Turbulence still flies around SAS
The pilots of Scandinavian Airlines (SAS) did not adhere to the strike agreement signed between their unions and the management of the airline. They have yet to review and approve the deal that at least temporarily ended their 15-day strike, and if they don’t, they can effectively resume their strike from mid-August.
Union leaders admitted to Norwegian media that they did not know if the settlement would be allowed to land. The mood among the pilots gathered in Oslo for a review meeting of the deal late last week was mixed, with some resigned to accepting its terms and others complaining that “we were forced to buy our jobs. Many also don’t like how the deal spans just over five years, with no possibility of renegotiation until 2027.
“People are relieved that we have prevailed on some of the most important points,” Roger Klokset, who heads one of SAS’s two pilot unions in Norway, told the newspaper. post office just before the weekend, “but our members need a few days to digest all this and understand what it means for their daily work over the next few years”.
SAS pilots in Norway, Sweden and Denmark have two weeks from the day they receive the details of the settlement until they need to vote digitally to approve or reject it. If a majority rejects it, the pilots will no longer have a collective agreement with SAS, and will therefore find themselves in a legal conflict with management. They can then strike again five days later, if no new agreement is reached. This would happen around mid-August.
When asked if he thought his members would approve of the deal, Klokset replied, “I don’t know. We had a mixed response. Jan Levi Skogvang, leader of SAS’s other pilots’ union in Norway, confirmed the lack of enthusiasm for the settlement. “It’s hard to say ‘what’s going to happen,’ Skogvang said post office.
Both men received a standing ovation for their efforts when they met with members at the orientation meeting held shortly after the strike ended earlier last week. Many pilots were also happy to get back into the cockpit and start flying, as SAS first tried to get stranded passengers home and then got all flights back on schedule. The disruption continued through the weekend, even after the strike canceled more than 300,000 flights and cost the airline well over NOK 1 billion.
The pilots also reportedly objected to several parts of the settlement in Denmark, where the newspaper Dagens Naeringsliv (DN) reported how some unions have pitted against each other. Union members received details of the agreement on Thursday, also in Sweden.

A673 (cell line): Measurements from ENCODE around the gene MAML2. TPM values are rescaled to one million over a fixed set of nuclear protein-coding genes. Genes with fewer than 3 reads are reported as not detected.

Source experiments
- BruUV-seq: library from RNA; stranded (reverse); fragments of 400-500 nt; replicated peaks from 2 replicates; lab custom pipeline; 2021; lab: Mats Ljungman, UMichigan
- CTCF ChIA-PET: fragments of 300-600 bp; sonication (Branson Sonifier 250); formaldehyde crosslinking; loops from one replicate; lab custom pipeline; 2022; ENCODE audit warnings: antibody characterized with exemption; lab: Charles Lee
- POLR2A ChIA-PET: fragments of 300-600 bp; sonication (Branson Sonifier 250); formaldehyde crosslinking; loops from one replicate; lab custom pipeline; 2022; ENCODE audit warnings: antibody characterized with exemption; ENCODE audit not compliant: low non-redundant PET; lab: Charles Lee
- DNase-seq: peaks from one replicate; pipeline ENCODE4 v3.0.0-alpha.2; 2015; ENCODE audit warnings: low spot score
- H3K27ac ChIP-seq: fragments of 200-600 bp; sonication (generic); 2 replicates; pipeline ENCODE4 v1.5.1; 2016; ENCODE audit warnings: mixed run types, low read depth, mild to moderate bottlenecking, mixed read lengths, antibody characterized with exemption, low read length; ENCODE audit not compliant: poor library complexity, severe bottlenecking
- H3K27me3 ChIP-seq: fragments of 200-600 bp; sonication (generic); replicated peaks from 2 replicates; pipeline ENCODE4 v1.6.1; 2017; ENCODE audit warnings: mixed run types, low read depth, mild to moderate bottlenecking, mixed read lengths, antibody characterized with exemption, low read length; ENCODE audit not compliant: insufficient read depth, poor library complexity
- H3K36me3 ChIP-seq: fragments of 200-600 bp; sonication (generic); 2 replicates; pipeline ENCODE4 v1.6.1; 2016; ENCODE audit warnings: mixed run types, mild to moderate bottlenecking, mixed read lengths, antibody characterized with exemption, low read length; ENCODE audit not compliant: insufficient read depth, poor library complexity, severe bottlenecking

While 450 pilots made redundant during the pandemic will return to their jobs and the regulations will apply to all pilots regardless of the new airline unit they work for, pilot unions have lost on several counts. Their working hours will increase, they will have to work more in the summer than during other seasons of the year, they will have to accept a 5% pay cut and their contract will last for 5.5 years, instead of a alone or two years as is the custom in Norway. The longer contract was a victory for SAS management, which has opposed “a strike culture” at the airline that still needs to attract new capital from new investors. SAS pilots have gone on strike three times in the past five years.
Some pilots expressed their anger on the deal, with Tom Heradsveit telling post office that “we were stuck” and comparing it to how unions were crushed in the United States in the 1990s, after industry deregulation led to fierce competition that also spread to Europe .
“We want clarification and peace between us and our employer,” said another pilot, Rune Svello, who believes the pilots have “stretched far” to achieve the two. “And I think those elected to represent the drivers have a much broader view of the situation than I do. Then they need our support and our help.
Meanwhile, there have been signs of public support for the airline, with small shareholders buying shares and pushing the share price higher over the past two weeks, albeit from very low levels. . SAS filed for creditor protection under Chapter 11 of the US Bankruptcy Code the day after the strike began, but is now facing compensation claims from passengers whose flights were canceled , lawsuits from tour operators and fierce competition from upstart airlines that don’t have all the expensive employment contracts that SAS had. The Danish government has expressed a willingness to invest more capital in the airline, while the Norwegian and Swedish governments remain skeptical.